The Perils of Coaching Your Daughter

For those of you who dare to coach your own kid(s) in whatever sport they play or played know that coaching your own child is the greatest joy yet most treacherous journey any parent can take. I liken it to walking on a narrow path on a cliff high above the ocean. The views are spectacular but one false step and boom...down the cliff you tumble! 

Perhaps I am being over dramatic but the dynamics between the parent/coach and child is usually both a blessing and a curse (particularly with daddy-daughter), but it doesn't have to be if you follow these steps:

1. Treat Her Like Every Other Player - Meaning don't expect more from her and be harsher in your assessment of her performance, or be easier on her because she's your daughter. Her teammates are watching how you treat her (as are the other parents)...believe me! Your daughter is likely self-conscious that her mom or dad is the coach, so be careful to treat her like the rest of the players. Don't favor her in the lineup unless she deserves it. It took me about 7 years to figure this one out. 

2. Remember Why You Coach - As a single parent the time I spent coaching my daughter over eight years was always a privilege and an opportunity to share my passion with her while watching her play the game I love up close. As a parent it was so cool to watch her successes from the bucket (when she pitched) or in the 3rd base coaches box (when she hit). Years later your daughter, hopefully, will remember and be proud that her dad or mom volunteered to be her coach and that she learned many life lessons from "her coach."
My darling daughter and I in '09

3. Leave It at the Field - The minute you walk off the diamond with your daughter you need to turn back into mom or dad. The 24/7 coach as dad or mom can cause friction in the relationship with your daughter so beware. Enjoy being her coach for every minute you are on the field with her, but enjoy even more being her parent when the practice or game is over.

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4. Communicate - Too often when I coached my daughter I made a few poorly timed comments during the game that upset her, causing us to to be silent in the car on the way home. Please don't let that be you. Know that your verbal and non-verbal communications deeply affect your daughter. If she is younger she may not know how to cope with her feelings of sadness or anger with you (as all kids desperately want to please their parents). If she is older she'll just be pissed off at you! Make it a point to communicate with one another; explain the coach-daughter dynamic with her and encourage her to let you know when you cross the line. If you messed up, apologize to her. I was one of the worst offenders ever and once my daughter starting call me on my actions our relationship as coach and daughter improved dramatically! The bottom line is for her to enjoy the game.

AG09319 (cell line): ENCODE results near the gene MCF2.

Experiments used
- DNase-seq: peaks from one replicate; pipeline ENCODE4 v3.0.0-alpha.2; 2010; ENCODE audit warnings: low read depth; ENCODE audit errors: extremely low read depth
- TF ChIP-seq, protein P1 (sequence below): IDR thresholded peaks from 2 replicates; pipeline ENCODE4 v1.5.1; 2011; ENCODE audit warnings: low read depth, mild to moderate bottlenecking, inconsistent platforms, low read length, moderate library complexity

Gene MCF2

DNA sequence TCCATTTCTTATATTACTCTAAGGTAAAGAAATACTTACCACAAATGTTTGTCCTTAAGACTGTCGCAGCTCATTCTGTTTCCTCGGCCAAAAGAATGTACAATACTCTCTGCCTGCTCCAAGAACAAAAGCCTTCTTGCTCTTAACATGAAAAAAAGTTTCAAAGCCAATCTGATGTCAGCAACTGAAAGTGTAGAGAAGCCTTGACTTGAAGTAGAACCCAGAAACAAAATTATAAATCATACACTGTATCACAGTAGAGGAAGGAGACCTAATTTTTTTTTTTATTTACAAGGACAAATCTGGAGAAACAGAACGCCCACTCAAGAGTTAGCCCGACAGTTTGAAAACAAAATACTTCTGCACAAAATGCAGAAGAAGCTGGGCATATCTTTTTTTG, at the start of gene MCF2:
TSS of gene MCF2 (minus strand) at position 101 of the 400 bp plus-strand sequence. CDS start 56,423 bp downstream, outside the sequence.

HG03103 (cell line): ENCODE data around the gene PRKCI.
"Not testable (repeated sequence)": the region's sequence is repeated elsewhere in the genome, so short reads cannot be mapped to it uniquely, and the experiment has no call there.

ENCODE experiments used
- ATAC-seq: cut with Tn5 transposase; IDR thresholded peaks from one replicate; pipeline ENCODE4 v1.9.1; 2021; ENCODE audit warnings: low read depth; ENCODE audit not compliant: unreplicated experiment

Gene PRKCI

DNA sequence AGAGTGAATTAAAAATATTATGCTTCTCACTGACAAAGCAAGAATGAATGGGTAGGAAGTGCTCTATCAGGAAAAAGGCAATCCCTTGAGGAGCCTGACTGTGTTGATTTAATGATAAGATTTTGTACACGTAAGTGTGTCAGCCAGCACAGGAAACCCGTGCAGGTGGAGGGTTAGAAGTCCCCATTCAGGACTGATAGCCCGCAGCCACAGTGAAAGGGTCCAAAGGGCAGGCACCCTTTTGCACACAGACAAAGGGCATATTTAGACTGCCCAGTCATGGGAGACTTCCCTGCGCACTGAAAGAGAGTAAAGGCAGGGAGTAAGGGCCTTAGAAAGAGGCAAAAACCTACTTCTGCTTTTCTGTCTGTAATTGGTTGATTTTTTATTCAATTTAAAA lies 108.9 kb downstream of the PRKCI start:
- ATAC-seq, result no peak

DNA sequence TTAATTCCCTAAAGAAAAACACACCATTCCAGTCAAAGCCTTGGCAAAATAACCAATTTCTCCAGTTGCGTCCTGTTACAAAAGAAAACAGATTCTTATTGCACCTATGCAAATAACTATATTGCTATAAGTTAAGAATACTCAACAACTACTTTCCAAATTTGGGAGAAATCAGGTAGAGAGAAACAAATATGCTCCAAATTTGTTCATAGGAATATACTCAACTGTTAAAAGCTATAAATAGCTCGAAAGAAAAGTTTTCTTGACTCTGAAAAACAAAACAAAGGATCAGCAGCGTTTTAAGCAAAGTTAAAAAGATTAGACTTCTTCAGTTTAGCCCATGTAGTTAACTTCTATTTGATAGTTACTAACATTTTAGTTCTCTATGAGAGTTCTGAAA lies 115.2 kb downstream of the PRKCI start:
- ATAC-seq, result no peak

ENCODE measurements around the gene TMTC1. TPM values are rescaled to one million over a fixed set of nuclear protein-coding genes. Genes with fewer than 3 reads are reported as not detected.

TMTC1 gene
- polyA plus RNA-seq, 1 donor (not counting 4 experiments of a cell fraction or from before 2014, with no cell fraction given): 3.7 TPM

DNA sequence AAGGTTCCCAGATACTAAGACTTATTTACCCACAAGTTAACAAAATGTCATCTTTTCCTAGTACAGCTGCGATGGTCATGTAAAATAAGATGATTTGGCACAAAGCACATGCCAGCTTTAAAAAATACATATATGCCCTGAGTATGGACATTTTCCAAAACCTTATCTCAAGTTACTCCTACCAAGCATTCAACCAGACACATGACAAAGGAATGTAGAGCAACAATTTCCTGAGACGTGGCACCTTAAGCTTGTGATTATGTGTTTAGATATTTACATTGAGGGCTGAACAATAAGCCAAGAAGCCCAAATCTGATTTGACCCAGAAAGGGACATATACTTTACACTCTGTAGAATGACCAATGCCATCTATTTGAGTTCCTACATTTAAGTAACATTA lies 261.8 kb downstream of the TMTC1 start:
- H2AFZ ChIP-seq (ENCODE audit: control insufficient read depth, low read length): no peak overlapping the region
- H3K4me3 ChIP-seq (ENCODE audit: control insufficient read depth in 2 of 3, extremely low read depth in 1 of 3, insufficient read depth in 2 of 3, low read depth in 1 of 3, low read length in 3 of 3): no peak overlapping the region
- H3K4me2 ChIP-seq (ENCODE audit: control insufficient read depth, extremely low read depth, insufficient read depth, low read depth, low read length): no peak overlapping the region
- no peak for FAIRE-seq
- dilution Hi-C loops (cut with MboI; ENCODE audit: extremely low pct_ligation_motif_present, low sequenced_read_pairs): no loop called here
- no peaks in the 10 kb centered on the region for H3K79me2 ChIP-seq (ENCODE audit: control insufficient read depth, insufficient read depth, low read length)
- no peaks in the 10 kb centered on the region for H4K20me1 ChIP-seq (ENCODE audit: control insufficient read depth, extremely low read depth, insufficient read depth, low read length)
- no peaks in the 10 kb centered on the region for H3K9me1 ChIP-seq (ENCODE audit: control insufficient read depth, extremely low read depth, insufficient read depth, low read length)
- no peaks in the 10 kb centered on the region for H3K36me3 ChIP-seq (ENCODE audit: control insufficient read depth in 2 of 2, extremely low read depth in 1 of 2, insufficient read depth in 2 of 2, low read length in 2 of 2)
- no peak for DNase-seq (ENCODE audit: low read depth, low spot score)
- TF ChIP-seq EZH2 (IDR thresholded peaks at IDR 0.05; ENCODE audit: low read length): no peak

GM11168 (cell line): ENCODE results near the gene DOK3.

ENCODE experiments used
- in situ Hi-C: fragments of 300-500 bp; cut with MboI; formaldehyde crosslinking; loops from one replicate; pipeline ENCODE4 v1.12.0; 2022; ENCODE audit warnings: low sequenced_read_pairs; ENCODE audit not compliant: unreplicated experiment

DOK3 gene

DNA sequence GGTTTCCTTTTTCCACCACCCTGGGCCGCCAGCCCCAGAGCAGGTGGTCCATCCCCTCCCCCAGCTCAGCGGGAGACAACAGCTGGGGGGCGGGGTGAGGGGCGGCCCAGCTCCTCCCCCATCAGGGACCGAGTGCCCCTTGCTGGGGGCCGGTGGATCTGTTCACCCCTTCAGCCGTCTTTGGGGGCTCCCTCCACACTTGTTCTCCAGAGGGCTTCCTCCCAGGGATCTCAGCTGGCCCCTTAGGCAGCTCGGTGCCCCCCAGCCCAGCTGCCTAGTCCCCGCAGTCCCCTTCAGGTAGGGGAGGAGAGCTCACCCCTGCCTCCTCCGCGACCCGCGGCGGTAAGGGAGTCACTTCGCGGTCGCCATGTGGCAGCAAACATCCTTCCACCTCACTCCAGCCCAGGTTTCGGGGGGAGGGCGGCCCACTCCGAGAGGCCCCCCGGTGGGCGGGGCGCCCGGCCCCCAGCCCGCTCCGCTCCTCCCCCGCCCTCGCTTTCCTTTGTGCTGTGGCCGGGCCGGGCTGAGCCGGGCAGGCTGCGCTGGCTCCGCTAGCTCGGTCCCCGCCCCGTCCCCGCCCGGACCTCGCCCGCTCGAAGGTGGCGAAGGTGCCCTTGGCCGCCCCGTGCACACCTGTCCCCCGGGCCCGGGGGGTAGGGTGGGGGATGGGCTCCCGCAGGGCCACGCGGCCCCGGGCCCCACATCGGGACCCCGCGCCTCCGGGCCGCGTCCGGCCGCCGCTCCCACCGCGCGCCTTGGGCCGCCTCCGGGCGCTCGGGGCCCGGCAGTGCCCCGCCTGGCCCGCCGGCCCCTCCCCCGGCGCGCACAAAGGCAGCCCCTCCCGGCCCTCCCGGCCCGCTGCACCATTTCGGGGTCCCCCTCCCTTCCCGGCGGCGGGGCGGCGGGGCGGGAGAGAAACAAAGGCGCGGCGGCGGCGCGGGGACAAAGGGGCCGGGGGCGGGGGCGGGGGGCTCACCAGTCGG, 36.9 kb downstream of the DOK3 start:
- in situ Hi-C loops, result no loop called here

5. Employ "Big Picture" Thinking - The chances are you will not be coach your daughter forever, so please don't do anything to spoil the game for her. I see countless parents at the travel level who simply can't let go once they stop coaching. They continue to coach their daughters from behind the backstop or dugout. They are always lurking somewhere, second guessing her coach and poisoning the well with the other parents. Please don't let that be you. I know first hand how difficult it is to be on the other side of the fence watching someone else coach my daughter. At first I felt like a caged lion as I paced back and forth during each game. Finally I realized that it was a positive for her to have someone other than me coach her, for better or for worse. In truth my daughter enjoyed the game more once I stopped coaching her.

6. Have Fun - As always your role as coach will be what you make of it. If you expect perfection from 12 year olds, including your daughter, you will be in a state of perpetual frustration as a coach. Remember, no matter what age your daughter is...she is likely not going to play the game the same way you did, and may not make the same decisions you would on the field. Allow her to make mistakes so that she can learn from them. Encourage her and smile often, for all too soon these special days of coaching your daughter will be gone. Do all you can to make the memories for her and you great ones.

Now on the positive side the coach's daughter usually learns to understand the game better from being around "the coach" all the time. Most coaches daughters tend to be students of the game and their game reflects that.

The experience you can have coaching your child can be an outrageously positive and successful one, bringing you two closer together. However, on the flip side it can be a source of constant aggravation and frustration for both of you, damaging the relationship in the process. Following these five steps will help your outcome to be a more positive one.

As you walk the slippery slope of coaching your daughter always make decisions that put the team first. Your daughter will feel more comfortable and likely perform better if mom or dad just looks like "coach." The best evidence of this is when parents or coaches from the other team have no clue who the coach's daughter is!

The foundation for every athlete's success is confidence, isn't it? I've created a surefire way for your athlete to both and maintain "rock solid" sports confidence, with tools that will allow her to overcome any softball adversity and play her best when it matters most. It's called The Sports Confidence Blueprint Program. Check it out!

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